“It makes it a little bit difficult when you’re trying to buy a car, get a credit card,” Dieujuste-Antoine said. “My current issue was with finding a place to rent. (The debt) dragged my credit score down. You have this large debt and you’re on an entry-level job, and it just doesn’t look good when you’re trying to find housing. Your interest rates tend to be really terrible.”
She and Badaszewski have a plan for how to pay their student loans.
After Dieujuste-Antoine dropped out of college, she enrolled in the military.
“My current plan is to reenlist for another six years and do the student loan repayment program through them,” Dieujuste-Antoine said.
The Army’s College Loan Repayment Program pays a portion of student loans every year for those that score high enough on the Armed Services Vocational Aptitude Battery, an entry test, she said. Students have to serve at least six years and stay in favorable standing in order to receive payments.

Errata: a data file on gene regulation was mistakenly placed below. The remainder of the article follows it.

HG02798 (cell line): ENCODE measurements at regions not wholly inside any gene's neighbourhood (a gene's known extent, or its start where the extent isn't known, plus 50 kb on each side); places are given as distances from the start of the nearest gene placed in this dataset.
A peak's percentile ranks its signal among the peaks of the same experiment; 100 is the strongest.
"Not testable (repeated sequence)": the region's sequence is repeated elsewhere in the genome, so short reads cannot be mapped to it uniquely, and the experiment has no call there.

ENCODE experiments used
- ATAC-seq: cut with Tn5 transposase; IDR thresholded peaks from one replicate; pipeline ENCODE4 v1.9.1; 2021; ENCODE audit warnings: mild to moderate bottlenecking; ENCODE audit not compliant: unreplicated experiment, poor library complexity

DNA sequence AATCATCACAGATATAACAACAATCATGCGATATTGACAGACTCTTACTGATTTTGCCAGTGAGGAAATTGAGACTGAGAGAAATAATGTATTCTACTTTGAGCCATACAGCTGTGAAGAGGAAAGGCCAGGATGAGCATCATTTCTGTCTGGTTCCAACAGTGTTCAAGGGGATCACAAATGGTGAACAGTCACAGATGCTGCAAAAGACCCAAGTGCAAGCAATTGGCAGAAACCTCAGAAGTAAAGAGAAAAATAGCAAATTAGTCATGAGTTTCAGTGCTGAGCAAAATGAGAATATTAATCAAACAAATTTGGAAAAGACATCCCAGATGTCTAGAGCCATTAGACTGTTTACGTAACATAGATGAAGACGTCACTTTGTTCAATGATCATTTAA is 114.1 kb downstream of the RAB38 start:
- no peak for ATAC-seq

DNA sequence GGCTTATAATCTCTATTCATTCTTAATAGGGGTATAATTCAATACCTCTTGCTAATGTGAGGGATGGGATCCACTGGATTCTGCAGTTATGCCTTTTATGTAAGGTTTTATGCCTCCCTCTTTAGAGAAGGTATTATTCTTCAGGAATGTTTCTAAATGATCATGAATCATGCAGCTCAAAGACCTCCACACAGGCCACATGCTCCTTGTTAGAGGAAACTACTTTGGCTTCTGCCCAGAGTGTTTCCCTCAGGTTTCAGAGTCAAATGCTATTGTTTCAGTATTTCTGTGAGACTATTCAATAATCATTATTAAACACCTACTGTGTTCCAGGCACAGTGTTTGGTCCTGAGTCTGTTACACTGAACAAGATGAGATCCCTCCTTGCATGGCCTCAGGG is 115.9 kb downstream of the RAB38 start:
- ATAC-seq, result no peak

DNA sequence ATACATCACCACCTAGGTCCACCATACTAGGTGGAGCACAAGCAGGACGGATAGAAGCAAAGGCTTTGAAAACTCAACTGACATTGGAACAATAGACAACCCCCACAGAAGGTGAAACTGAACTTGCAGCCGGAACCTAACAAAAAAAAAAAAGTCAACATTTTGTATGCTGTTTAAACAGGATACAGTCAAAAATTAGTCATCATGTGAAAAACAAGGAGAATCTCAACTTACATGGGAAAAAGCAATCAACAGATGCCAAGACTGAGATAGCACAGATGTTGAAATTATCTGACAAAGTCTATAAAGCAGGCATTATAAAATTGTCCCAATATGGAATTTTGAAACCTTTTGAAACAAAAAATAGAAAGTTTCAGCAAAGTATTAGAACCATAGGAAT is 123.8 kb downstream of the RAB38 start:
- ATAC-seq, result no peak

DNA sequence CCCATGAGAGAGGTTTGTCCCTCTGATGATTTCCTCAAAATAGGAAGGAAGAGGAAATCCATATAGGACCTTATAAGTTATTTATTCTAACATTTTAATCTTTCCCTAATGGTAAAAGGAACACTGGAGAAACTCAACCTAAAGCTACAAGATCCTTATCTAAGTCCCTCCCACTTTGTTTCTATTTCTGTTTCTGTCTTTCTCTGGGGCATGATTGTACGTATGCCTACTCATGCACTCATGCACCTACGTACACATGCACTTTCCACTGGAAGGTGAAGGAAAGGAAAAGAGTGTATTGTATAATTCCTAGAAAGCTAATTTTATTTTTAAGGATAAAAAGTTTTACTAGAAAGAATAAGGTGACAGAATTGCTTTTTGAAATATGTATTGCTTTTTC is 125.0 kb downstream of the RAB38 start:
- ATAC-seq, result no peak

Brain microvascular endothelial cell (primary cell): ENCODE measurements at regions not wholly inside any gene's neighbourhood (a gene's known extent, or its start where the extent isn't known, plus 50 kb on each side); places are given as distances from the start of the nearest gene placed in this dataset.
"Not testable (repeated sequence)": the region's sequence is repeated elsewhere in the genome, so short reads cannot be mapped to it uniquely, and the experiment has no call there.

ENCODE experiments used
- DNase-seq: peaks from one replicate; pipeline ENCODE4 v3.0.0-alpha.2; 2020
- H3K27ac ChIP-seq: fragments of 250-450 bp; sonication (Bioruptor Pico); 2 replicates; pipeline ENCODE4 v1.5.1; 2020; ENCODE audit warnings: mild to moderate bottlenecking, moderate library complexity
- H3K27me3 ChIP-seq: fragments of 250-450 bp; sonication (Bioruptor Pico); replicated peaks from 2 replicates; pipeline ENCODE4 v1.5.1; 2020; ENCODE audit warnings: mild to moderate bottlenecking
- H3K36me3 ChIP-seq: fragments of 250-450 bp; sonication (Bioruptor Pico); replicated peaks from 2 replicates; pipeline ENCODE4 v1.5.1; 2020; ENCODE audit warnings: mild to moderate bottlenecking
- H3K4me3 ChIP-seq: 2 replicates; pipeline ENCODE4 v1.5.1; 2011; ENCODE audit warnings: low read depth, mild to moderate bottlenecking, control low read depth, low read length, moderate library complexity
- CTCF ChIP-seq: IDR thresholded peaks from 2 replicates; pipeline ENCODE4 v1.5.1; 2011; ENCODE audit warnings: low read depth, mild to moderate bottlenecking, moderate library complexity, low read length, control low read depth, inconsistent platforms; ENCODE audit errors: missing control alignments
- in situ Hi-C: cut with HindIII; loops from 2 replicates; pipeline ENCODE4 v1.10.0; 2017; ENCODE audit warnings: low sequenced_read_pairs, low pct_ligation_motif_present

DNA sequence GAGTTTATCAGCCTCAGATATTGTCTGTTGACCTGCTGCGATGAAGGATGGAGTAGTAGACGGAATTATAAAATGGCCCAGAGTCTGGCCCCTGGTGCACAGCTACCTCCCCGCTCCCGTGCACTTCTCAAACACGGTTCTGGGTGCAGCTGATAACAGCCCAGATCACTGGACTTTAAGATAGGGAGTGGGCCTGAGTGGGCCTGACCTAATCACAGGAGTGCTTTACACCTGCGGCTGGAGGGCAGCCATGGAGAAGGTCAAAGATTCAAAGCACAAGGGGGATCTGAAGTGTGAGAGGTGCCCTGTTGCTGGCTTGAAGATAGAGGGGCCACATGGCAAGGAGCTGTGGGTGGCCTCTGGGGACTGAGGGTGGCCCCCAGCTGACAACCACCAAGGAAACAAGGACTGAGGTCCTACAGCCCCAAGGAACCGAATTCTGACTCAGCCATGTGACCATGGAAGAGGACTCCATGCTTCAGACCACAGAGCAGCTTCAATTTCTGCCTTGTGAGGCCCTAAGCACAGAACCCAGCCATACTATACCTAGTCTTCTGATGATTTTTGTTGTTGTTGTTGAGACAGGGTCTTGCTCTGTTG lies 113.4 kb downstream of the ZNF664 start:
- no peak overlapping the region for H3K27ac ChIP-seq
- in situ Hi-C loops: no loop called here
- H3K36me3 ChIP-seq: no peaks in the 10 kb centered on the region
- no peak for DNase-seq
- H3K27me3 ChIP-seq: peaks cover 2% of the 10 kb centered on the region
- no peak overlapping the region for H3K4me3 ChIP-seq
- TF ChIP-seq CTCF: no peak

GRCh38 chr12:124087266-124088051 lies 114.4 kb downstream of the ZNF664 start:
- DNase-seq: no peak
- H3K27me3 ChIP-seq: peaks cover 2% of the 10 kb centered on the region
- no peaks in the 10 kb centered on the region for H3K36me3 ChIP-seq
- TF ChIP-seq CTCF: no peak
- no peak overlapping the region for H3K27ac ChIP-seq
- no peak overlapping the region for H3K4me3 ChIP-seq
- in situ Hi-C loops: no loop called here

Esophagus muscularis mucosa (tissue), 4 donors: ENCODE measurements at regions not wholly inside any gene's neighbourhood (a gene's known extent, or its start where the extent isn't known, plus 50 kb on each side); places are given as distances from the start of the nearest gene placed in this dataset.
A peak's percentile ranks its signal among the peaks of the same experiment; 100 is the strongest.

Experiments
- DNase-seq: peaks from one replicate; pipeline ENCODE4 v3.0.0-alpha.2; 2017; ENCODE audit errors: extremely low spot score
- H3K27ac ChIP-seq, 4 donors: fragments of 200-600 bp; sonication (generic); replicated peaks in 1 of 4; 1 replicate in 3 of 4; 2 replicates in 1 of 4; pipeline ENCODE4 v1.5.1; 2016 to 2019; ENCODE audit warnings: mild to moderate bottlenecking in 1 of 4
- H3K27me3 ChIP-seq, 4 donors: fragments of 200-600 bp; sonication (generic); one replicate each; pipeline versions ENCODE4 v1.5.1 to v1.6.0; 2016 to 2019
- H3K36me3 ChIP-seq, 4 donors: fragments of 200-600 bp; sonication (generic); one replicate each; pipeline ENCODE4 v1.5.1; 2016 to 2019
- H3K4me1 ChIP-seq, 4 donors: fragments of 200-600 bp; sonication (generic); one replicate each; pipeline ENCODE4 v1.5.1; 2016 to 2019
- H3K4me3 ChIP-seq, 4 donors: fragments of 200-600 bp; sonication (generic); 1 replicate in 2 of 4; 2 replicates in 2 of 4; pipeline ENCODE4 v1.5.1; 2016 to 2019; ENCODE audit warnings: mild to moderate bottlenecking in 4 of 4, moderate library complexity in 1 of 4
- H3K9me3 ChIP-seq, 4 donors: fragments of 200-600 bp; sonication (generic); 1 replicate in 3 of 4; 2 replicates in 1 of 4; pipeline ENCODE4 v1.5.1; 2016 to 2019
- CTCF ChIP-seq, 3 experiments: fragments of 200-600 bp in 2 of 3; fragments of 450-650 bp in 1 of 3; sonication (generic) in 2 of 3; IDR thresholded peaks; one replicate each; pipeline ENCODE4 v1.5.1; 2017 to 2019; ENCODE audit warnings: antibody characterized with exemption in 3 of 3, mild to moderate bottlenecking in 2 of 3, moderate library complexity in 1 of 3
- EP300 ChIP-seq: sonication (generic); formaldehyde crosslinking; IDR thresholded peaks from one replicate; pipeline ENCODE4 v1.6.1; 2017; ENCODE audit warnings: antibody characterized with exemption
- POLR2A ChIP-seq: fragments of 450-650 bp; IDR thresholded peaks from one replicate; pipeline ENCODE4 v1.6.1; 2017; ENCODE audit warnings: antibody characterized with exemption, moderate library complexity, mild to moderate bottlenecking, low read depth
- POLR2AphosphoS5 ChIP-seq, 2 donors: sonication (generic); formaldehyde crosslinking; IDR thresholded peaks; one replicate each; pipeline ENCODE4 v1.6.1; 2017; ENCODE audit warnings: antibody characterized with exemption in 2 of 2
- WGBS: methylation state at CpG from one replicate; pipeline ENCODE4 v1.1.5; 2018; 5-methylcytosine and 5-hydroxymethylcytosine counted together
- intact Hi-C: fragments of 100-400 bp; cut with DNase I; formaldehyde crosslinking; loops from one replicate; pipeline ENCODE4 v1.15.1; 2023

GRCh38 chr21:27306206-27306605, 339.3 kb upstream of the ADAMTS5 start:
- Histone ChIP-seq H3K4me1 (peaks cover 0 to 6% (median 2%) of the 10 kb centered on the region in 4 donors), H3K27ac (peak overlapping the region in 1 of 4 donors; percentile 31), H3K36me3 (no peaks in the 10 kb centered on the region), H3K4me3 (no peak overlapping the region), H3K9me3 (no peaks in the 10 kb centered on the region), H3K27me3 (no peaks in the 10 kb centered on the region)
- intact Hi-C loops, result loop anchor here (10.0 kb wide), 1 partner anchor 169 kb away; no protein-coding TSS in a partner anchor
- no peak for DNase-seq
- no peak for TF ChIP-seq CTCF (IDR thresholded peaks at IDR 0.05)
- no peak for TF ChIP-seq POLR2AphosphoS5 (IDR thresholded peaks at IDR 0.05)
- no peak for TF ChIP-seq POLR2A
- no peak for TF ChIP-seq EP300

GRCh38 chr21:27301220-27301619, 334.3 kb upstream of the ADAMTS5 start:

Badaszewski’s strategy is to use his savings to pay a lump sum and then opt into the monthly payment plan.
Like Dieujuste-Antoine, he said he didn’t understand the loan process. Badaszewski said if he knew what he knows now about student loans when he was 18 years old, he wouldn’t choose to saddle himself with $30,000 in debt.
“I just don’t think that they were particularly very transparent with an 18-year-old kid looking at these options,” he said.
Elkins said Mercer has recently invested in a program, CampusLogic, where students can access courses on financial literacy. The university’s Office of Student Financial Planning also offers webinars to assist with how to pay student loans.
Elkins advises students to make sure they keep the Office for Student Success or the Office of Student Financial Planning informed if they’re struggling financially.
She said her greatest joy is being able to help students figure out a path to working out financial issues and being able to stay in school.
“When you’re at the point where you think, ‘Okay, I cannot continue at Mercer if I don’t get some assistance,’ we want to know that,” she said.